Yet on April 17, 2001 the entire staff of Itogi was fired, under the pretext of restructuring the publishing house, which no longer had space for an old magazine like Itogi. The excuse was clearly bogus; for weeks prior to this date, Lipman said, a new team of journalists was being trained by the publisher to take over Itogi. This new team consisted of 30-40 of Segodnya's staff, a daily newspaper produced by the same publisher. The publisher, deciding to side with the "strong guy" - that is, Gazprom and the Kremlin, told Segodnya journalists that the newspaper will be shut down, but offered them to publish "a magazine." The magazine promised to the Segodnya staff was Itogi.
The new Itogi came out a week ago, without a single mention of these events or even a notice to the readers explaining the change. There was no public protest or outcry and not many stories appeared in the Russian press. Even the take-over of NTV, with its 100 million-strong audience, did not evoke significant public protest. The importance of the two rallies of roughly 20,000 people, Lipman claimed, were exaggerated. These cannot be seen as popular democratic rallies for a liberal cause; people came mostly because they believed NTV risked being shut down altogether.
When NTV was finally taken over by force, the public reaction was largely absent. The state now controls all three national channels; this is barely seen as a problem among Russians. Even the vast majority of people who supported the old NTV staff and came out to rally does not see this as a freedom of speech issue; only 4% believe that this freedom is at stake. Lipman suggests that this is due to two forces. First, Kremlin and Gazprom were successful in their efforts to spin the conflict as a business dispute. Second, the public in Russia is generally in favor of greater government control over all spheres of life, not excluding the mass media. Lipman cited opinion polls demonstrating that over half of the Russian population favor bringing back censorship. Even some journalists do not object to working for a state-controlled media. Today, liberalism is only popular in the economic sphere, while individual freedoms are regarded as Western values unfit for Russia.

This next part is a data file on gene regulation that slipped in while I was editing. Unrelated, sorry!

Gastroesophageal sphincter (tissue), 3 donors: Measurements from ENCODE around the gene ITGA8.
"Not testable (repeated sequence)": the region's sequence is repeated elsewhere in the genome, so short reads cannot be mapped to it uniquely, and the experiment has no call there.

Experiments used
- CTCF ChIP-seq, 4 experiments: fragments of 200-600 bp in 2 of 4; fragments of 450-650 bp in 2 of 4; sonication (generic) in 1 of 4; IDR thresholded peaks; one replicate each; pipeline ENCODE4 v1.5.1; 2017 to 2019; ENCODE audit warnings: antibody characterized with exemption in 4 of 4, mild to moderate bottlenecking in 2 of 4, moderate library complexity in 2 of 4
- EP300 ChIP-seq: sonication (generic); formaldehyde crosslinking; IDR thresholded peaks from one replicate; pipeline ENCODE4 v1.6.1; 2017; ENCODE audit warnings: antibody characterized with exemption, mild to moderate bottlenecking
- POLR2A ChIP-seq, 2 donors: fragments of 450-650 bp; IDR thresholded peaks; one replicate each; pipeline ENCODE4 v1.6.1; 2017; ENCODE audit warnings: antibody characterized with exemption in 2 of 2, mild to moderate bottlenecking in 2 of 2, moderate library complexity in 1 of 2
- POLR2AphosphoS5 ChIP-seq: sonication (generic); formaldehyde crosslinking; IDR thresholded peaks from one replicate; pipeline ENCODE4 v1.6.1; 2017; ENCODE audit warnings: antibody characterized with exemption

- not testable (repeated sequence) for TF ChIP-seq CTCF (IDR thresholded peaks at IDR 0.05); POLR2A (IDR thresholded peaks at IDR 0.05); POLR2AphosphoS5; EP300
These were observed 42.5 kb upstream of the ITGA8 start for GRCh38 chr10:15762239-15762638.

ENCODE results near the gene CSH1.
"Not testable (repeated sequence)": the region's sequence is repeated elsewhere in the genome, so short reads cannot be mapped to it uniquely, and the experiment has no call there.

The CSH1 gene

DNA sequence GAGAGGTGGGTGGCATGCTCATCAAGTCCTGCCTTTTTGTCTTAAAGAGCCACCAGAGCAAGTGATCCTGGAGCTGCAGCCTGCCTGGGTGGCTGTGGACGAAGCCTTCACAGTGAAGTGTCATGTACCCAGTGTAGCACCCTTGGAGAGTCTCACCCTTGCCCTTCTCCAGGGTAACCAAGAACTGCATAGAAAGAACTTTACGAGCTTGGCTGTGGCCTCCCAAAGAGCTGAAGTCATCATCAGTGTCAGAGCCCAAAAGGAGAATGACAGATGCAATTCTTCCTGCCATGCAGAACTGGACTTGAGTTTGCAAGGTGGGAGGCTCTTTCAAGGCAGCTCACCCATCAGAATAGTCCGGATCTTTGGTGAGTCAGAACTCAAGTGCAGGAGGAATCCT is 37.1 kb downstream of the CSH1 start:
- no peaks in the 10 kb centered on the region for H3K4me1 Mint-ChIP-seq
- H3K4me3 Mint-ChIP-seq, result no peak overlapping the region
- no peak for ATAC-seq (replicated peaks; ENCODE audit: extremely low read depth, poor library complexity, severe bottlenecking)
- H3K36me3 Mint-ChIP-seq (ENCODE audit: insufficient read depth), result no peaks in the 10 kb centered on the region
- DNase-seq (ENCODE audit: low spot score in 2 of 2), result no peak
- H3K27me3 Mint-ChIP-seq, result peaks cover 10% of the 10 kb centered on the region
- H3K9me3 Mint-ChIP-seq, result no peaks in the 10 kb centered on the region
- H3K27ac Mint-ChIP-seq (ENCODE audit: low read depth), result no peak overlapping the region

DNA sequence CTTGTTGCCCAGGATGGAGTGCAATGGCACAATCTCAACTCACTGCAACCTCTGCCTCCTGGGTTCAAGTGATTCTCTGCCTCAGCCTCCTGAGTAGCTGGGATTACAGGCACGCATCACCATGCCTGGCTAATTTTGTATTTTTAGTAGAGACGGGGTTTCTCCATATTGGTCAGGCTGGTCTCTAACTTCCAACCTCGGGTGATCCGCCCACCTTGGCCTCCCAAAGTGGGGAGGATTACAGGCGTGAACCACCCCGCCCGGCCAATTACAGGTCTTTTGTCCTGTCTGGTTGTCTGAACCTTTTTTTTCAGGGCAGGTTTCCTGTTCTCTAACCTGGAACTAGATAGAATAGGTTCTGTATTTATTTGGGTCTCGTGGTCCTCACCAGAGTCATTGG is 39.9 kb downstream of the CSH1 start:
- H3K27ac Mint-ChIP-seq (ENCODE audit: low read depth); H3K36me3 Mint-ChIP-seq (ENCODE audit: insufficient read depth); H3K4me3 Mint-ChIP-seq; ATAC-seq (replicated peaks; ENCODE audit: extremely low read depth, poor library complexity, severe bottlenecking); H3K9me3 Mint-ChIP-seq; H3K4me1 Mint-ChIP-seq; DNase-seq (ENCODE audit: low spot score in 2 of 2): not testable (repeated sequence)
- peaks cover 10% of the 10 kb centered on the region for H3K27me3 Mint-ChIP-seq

Government rightly regards free media as a political threat; and since the people generally don't care about the free media, the Kremlin saw no reason to preserve it. Putin and his advisers view a uniformity of opinion as a prerequisite for liberal economic reform. The desire for liberal reform is understandable, even if it requires certain compromises, but Lipman voiced a major reason for skepticism about Kremlin's ability to carry out such reform.
If Kremlin wants to have full license to implement economic reform, it needs
to have a specific plan, and it needs to base this plan on an accurate, objective
assessment of the country's needs. Fist, the Kremlin is not a monolith, but
an entity of feuding teams that disagree on most major issues. The first year
of Putin's presidency was wasted in inaction, not because of political opposition
to Kremlin's reform plans, but because these feuding teams within the Kremlin
could not agree on any course of action in most major areas crying for reform.
Second, the current system is unable to give the necessary accurate and objective assessment of the situation. Lipman brought up two examples of inaccurate assessment and poor information. When the Kursk submarine sank last August, the nation and President Putin were told that Russia had the state-of-the-art equipment to rescue the sailors; as it transpired, a foreign rescue team accomplished in half-hour what Russia failed to do in a week. More recently, President Putin traveled to Austria to conclude an arms deal, in which he had utmost confidence, only to discover upon arrival, that the Austrian government had no interest in the deal. These are just two of the many examples of misinformation and poor assessments that should put in doubt the ability of the Kremlin to undertake the correct remedies to Russia's problems, even if opposition is absent.
Putin and his advisers are now able to act unhindered by parliamentary opposition or dissenting media; their time to make decisions has come. Whether Putin can make the right choices, or whether he is even properly informed to make them is doubtful. Lipman concluded by warning that unanimity of opinion is unlikely to ensure better implementation of reforms. "A passive, uncommitted and misinformed nation" cannot be expected to overturn the status quo; and the hopes that changes will be carried out entirely by some well-meaning government bureaucracy are even more unfounded.
Summary by Elina Treyger, Junior Fellow with the Russian and Eurasian Program.